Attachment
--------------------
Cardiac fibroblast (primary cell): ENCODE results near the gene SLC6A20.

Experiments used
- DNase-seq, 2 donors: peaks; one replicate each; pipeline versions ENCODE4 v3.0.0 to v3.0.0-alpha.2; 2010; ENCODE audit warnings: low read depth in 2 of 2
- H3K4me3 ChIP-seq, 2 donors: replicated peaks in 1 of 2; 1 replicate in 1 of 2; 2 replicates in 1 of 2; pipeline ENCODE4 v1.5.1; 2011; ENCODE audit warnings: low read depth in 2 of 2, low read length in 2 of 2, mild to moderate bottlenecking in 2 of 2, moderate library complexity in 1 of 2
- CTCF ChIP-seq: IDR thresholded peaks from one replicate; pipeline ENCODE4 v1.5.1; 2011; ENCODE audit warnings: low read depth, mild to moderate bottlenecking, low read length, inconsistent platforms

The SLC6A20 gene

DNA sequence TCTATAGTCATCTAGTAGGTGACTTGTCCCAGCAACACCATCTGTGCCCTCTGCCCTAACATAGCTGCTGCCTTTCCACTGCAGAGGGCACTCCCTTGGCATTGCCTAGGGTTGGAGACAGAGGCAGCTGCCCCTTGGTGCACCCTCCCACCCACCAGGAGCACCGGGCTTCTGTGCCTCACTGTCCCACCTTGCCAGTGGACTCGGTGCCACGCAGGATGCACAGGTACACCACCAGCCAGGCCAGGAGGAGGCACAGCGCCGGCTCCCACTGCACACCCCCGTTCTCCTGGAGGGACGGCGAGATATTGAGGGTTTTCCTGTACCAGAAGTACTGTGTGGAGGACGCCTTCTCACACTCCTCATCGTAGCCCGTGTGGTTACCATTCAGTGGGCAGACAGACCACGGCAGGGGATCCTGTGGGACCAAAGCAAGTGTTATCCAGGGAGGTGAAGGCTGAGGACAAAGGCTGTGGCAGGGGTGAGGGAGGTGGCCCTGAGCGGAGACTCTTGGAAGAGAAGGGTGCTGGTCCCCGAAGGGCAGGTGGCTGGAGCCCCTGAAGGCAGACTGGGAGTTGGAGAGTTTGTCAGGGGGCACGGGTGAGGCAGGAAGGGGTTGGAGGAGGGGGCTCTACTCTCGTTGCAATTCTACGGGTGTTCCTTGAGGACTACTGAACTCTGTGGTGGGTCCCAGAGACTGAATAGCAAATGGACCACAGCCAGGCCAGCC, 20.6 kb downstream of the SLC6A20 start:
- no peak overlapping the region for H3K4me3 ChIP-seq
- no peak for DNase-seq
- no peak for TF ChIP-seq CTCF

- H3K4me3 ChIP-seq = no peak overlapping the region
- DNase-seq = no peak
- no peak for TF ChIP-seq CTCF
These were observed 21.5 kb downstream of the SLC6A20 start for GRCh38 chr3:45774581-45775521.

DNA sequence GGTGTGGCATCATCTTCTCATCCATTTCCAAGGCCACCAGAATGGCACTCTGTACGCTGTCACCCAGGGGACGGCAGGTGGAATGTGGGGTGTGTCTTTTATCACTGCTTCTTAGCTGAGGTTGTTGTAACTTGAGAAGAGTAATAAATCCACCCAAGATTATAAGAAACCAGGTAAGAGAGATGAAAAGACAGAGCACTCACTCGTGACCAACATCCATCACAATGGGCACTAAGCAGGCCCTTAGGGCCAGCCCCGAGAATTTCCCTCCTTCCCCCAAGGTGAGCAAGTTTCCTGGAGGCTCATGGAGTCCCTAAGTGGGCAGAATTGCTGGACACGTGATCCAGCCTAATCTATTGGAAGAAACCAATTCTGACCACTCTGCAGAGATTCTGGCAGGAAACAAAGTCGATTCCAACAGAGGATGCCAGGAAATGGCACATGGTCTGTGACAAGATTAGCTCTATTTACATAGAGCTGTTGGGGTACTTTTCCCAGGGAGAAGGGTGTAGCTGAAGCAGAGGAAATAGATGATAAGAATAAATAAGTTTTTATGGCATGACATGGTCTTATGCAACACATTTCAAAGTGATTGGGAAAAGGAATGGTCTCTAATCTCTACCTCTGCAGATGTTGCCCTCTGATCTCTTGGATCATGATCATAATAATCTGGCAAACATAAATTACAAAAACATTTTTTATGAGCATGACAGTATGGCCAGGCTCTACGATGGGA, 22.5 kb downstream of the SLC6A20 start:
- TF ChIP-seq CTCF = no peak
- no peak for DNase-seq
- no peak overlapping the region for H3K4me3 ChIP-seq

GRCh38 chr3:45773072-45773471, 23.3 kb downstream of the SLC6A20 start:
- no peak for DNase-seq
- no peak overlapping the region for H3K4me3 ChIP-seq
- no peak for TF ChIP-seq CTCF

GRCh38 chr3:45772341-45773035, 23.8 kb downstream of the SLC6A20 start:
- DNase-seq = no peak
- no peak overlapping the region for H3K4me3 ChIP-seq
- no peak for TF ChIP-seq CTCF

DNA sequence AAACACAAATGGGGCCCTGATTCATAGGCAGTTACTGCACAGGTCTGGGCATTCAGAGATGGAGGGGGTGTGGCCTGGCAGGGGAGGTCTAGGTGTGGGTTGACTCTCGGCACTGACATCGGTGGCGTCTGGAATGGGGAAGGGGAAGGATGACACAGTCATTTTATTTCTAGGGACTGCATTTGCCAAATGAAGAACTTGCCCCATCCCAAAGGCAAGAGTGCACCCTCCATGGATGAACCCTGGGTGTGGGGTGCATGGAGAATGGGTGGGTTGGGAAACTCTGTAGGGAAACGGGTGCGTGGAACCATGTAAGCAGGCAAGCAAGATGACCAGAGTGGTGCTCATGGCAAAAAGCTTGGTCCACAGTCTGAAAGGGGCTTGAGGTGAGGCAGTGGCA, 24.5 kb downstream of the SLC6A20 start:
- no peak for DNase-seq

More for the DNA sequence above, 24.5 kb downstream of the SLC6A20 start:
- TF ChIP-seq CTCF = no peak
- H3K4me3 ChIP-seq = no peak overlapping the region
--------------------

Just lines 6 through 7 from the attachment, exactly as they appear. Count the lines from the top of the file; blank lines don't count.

The SLC6A20 gene

DNA sequence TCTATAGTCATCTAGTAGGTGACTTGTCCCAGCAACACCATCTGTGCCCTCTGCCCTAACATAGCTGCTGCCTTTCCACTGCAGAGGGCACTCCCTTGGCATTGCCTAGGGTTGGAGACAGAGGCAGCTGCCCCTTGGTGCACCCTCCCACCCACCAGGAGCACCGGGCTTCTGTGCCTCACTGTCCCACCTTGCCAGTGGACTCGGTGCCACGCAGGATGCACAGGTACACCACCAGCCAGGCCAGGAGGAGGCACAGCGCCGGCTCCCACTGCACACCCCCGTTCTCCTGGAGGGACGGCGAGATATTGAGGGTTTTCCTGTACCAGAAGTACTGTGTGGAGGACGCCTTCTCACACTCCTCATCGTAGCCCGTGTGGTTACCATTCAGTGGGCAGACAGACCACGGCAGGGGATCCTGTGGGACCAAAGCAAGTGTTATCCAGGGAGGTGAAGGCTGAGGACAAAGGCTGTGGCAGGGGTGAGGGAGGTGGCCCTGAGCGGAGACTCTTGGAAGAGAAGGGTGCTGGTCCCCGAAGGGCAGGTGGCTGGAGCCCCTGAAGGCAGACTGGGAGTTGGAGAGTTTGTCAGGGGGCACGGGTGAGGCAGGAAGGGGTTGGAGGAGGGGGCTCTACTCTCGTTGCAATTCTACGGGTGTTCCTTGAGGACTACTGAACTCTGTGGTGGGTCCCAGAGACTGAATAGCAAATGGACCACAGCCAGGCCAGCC, 20.6 kb downstream of the SLC6A20 start: